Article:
Summary by James R. Martin, Ph.D., CMA
Professor Emeritus, University of South Florida
Although trust is a prerequisite to the efficacy of our market system, many leaders and financial advisers lack the integrity needed to gain and maintain the public's trust in corporations and their audited financial statements. This lack of integrity is rooted in the focus of business education on narrow disciplines and "cutthroat shareholder" or "corporate capitalism". The purpose of this paper is to recommend radical systemic changes in business and accounting education. Waddock argues that students need a specific set of skills as indicated below: (p. 148)
1. Individual and institutional integrity, responsibility, accountability, and transparency.
2. Systems thinking and systems dynamics, as well as synthetic and integrative thinking.
3. Initiation, risk-taking, and creativity.
4. The importance of self-efficacy, voice and confidence.
5. The ability to speak one's own mind while being sensitive to the perspective of others.
6. The ability to reflect on the implications of actions, decisions, attitudes, and behaviors.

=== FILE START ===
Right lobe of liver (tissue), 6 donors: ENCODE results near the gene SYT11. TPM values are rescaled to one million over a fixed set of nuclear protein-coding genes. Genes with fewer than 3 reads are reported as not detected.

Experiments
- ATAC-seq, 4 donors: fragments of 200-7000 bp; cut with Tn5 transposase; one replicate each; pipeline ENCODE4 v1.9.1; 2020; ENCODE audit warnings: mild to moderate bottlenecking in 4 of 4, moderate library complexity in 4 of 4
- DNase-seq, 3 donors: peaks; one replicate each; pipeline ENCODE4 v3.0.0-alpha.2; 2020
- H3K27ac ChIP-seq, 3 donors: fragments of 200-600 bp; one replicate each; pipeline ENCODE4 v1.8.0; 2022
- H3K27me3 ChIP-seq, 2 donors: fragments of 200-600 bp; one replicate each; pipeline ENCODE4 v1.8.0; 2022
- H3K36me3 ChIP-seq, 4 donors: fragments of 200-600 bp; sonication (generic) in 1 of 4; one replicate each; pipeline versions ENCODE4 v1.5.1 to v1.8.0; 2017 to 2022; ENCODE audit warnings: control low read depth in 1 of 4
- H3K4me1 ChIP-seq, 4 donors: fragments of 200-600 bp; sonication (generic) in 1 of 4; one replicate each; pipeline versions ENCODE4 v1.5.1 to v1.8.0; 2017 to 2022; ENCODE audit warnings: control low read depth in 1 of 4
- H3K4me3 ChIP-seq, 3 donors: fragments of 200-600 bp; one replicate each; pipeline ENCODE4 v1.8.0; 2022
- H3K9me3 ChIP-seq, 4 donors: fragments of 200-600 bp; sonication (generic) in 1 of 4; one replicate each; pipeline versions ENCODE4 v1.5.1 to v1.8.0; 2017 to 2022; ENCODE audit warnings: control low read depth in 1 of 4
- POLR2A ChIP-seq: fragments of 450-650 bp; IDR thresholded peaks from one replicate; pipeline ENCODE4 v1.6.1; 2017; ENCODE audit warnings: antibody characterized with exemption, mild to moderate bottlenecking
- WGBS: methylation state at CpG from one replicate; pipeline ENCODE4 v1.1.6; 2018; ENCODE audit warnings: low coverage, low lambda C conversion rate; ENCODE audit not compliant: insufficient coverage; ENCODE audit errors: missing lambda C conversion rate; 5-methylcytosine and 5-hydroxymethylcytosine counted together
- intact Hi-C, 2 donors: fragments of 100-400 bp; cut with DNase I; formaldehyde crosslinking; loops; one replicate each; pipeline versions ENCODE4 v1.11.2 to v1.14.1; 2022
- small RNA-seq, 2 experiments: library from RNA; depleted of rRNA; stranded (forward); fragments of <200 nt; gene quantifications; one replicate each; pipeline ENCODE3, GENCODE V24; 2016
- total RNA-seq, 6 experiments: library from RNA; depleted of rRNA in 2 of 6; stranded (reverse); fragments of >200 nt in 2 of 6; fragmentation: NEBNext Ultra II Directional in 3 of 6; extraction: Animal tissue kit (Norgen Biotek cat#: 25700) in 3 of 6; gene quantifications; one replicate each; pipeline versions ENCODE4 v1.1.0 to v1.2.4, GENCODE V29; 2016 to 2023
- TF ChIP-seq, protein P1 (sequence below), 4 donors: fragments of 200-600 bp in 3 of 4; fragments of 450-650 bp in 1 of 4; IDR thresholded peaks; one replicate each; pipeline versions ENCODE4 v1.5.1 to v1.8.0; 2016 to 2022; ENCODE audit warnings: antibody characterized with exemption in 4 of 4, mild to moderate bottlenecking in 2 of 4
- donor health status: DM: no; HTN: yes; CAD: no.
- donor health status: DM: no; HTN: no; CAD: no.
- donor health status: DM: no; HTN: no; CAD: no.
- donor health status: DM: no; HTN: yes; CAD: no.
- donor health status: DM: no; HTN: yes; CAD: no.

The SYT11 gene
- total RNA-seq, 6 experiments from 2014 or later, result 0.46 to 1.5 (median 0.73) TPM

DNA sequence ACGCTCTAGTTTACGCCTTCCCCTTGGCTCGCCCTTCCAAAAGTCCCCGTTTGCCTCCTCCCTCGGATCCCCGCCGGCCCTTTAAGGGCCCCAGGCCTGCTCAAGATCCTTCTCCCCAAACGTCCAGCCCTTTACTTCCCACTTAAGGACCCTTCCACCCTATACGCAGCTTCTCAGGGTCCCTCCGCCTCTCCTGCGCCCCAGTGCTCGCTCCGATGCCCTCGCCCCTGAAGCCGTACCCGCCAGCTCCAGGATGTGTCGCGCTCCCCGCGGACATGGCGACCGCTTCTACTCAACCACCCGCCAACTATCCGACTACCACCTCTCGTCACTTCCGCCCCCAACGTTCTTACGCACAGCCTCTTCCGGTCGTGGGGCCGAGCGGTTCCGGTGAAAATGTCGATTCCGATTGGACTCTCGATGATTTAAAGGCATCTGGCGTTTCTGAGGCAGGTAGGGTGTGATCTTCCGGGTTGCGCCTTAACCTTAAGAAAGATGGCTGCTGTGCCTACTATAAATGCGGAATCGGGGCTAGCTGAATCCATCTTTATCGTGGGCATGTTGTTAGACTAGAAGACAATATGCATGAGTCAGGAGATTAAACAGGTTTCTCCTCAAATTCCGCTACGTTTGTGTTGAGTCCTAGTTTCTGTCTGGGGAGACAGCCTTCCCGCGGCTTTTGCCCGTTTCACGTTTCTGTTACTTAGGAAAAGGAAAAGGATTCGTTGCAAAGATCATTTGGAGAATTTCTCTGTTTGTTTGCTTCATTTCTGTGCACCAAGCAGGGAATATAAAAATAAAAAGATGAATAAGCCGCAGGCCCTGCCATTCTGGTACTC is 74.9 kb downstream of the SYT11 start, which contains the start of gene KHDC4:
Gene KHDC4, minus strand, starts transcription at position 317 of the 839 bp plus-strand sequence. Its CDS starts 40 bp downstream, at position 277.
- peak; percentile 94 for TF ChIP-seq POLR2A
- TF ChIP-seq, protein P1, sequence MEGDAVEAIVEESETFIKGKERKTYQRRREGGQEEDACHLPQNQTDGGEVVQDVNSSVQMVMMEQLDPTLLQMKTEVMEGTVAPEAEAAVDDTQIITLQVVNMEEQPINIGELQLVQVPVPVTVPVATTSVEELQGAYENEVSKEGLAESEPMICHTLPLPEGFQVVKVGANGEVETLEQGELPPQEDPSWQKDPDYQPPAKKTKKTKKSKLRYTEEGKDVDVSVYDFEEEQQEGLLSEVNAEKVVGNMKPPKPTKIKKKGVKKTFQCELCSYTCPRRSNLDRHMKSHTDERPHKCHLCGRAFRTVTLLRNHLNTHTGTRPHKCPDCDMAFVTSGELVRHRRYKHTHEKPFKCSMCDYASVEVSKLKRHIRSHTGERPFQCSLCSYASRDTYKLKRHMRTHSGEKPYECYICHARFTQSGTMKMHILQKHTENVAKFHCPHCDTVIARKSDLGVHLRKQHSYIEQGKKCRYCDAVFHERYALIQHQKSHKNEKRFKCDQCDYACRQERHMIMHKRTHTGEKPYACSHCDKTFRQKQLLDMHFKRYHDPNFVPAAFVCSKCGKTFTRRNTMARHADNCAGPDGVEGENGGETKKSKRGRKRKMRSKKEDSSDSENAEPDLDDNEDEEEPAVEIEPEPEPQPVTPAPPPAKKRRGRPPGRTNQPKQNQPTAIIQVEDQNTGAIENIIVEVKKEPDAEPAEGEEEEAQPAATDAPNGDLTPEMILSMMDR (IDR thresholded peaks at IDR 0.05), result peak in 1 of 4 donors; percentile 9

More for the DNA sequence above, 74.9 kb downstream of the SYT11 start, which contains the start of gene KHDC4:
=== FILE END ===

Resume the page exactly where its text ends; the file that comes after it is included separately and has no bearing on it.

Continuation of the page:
7. The ability to understand the consequences of actions and, when needed, to take corrective action or change course.
8. Ecological awareness.
Five major elements need to be embedded in the new curriculum.
1. A sense of balance - Emphasis on a society rather than an economy.
2. Integration of body, mind, and heart - Management education needs to consider business in terms of society as a whole, rather than as a group of problems related to separate functional disciplines.
3. Holistic understanding - Managers and leaders need to understand that we live in a global village where everything is interdependent. Sustainable enterprise requires collaboration, particularly in the areas related to resource constraints and the ecosystem.
4. Respect for diversity - Values, cultures, consumption patterns, and ecosystem considerations are diverse in the global village. This requires the ability to analyze and synthesize multiple interest and constituencies.
5. A grasp of complex change - Constant and complex change requires leaders with conflict resolution and collaboration skills and "... the ability to be transparent, reflective, and open to responsibility and accountability" (p. 150).
Courses in the new curriculum should be society-centric and nature-centric, rather than corporate-centric. If we fail to institute these changes, we risk producing hollow men and women who continue to accept inequity, corruption, materialism, and wasted resources.
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